They can, and at least one or two of them do — through Income Share Agreements (ISAs), which allow students to get their schooling without paying any kind of price. Instead, they agree to pay back a percentage of their future income for a set period of time.
Inoculating Against Inequality In Higher-Ed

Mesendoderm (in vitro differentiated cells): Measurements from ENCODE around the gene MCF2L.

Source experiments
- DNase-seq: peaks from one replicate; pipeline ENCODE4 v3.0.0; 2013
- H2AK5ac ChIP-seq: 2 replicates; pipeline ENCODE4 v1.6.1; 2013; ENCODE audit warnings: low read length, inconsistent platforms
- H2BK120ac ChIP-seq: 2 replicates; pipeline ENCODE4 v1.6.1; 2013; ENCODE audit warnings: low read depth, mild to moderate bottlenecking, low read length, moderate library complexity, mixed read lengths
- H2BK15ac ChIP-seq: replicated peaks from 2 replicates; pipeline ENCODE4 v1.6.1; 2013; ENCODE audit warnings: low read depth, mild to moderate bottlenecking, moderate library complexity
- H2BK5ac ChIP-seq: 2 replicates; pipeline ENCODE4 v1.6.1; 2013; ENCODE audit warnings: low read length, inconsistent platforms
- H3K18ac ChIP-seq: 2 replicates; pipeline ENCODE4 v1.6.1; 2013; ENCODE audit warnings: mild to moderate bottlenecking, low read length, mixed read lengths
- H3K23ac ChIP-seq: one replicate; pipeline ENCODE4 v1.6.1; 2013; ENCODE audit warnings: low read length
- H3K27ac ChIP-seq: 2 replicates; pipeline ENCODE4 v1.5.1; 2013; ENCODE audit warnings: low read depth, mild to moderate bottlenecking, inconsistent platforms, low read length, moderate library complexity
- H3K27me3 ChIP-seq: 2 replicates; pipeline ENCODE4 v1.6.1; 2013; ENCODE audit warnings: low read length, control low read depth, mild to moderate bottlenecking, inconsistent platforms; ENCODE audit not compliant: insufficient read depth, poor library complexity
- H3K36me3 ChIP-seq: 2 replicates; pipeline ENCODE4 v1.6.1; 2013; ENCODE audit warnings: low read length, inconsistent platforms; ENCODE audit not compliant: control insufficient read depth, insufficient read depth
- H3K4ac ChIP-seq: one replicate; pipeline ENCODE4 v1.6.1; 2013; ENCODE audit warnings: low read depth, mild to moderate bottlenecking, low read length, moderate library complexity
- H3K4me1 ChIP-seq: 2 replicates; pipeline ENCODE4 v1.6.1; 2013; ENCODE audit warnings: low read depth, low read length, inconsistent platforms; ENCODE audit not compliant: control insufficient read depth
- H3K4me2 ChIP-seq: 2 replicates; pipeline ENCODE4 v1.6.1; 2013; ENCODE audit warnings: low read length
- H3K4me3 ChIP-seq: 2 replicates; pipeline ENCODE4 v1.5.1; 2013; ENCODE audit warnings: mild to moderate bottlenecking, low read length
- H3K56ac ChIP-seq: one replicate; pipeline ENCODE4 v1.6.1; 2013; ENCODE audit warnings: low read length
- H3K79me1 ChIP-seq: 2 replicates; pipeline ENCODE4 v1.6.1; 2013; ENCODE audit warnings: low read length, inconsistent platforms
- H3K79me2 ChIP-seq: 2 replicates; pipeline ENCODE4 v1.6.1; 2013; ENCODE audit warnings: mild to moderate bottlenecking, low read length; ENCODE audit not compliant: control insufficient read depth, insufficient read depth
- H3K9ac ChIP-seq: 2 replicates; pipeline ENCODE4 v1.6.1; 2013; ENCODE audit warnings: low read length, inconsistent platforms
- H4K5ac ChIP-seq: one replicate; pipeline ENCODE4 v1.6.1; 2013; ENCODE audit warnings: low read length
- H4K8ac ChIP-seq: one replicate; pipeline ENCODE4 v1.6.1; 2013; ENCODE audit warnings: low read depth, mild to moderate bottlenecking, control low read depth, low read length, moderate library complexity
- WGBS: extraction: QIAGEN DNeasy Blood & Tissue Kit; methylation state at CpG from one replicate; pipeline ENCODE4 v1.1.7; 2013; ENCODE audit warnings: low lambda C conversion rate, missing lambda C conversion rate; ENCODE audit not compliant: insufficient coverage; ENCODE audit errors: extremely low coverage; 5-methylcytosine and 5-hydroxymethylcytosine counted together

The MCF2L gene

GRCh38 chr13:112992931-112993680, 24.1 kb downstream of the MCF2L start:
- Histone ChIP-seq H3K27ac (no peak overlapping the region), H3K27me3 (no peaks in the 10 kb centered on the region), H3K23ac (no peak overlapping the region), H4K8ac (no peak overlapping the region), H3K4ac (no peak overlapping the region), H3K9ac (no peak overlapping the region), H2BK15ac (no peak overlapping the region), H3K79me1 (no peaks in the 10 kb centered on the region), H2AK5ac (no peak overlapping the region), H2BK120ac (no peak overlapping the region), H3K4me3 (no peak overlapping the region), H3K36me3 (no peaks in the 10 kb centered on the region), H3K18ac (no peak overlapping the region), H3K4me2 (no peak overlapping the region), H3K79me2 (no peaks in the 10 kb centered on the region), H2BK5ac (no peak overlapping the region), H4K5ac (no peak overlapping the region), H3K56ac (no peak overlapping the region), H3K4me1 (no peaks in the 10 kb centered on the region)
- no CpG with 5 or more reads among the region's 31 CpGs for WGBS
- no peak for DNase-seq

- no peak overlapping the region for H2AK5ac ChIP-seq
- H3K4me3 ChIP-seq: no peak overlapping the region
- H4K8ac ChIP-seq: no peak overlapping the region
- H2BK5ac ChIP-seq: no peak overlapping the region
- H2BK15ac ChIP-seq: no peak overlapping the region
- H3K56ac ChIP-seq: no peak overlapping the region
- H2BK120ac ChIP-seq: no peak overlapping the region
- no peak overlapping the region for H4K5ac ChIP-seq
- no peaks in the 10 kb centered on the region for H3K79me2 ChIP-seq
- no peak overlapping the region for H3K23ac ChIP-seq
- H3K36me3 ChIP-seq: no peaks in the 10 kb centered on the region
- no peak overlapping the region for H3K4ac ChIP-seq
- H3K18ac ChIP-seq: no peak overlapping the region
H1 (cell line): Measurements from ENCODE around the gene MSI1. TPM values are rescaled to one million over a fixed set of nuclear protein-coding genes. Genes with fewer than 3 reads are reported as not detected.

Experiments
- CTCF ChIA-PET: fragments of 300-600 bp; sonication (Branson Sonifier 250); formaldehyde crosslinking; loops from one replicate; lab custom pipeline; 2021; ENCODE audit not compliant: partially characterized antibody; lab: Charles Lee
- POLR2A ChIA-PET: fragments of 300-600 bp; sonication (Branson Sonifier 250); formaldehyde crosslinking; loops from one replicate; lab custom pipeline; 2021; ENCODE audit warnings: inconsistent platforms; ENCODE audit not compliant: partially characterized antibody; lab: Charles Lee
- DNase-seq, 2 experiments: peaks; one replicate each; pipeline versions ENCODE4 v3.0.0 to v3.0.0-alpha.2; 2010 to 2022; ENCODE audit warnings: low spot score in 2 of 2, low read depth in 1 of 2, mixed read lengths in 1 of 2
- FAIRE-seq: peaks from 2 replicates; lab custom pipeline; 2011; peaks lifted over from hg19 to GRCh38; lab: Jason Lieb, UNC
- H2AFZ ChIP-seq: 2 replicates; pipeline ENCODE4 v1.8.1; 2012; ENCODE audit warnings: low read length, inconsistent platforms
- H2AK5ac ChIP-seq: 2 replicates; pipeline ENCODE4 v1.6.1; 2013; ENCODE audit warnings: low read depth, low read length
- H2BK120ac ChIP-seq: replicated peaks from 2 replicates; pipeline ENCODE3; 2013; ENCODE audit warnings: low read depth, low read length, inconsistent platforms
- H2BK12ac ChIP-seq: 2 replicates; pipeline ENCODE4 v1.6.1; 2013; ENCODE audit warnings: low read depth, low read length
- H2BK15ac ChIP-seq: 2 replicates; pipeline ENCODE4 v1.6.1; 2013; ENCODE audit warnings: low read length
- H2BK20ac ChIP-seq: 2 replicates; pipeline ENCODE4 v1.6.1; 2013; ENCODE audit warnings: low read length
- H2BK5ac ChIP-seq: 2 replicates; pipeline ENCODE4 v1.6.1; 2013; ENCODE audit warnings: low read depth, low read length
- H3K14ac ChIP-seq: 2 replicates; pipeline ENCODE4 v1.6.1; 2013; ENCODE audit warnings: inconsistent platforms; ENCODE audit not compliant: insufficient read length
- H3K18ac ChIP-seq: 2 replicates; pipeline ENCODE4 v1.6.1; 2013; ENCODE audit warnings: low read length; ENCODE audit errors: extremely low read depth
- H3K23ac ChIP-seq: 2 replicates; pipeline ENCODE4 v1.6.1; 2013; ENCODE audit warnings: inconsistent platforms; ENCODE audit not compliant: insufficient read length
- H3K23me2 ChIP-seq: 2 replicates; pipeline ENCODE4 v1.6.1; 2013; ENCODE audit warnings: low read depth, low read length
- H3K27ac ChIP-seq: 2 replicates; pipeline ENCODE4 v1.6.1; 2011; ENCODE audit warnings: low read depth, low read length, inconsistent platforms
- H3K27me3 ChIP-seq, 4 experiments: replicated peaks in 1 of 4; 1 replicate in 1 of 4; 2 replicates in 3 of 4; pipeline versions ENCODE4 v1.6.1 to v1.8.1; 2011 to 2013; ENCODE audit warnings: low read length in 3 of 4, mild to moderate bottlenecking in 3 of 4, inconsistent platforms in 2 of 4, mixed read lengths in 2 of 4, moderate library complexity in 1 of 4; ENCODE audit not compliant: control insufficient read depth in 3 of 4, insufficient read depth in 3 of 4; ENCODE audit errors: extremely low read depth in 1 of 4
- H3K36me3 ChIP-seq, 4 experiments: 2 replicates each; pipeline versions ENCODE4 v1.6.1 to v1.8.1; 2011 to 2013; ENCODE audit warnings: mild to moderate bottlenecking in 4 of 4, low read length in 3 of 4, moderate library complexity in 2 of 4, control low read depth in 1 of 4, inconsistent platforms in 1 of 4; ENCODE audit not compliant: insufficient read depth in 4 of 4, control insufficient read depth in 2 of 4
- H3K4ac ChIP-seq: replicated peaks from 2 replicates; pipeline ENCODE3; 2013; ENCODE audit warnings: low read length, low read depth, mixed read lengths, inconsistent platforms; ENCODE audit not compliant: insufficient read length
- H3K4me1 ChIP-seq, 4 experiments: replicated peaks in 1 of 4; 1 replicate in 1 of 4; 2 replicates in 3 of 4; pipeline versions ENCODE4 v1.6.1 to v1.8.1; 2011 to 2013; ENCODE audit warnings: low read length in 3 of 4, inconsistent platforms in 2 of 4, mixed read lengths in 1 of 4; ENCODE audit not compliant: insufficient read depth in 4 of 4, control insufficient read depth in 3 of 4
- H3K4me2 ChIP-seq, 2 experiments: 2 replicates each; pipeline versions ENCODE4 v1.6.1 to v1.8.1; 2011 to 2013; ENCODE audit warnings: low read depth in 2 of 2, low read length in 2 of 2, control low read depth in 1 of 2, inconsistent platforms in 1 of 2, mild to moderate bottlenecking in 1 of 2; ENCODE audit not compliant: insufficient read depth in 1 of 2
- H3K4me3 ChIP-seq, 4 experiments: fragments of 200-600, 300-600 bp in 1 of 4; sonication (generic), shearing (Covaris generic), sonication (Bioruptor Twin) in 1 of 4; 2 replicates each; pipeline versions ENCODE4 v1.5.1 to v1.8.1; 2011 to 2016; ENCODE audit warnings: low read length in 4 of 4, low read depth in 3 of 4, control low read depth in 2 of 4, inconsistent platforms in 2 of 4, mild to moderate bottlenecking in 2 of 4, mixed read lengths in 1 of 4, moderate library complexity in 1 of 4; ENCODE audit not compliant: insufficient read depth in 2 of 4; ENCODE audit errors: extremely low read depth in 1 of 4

Lisa Baird

My son went to Stanford (cost me roughly $300K) and then UC Davis Law School (took on >$150K debt). But he chose a public service career in a particular area of interest, working for the State of California at the moment.

How would a school deal with students choosing public service, and therefore a third the salary they’d get in the private sector, in this system?

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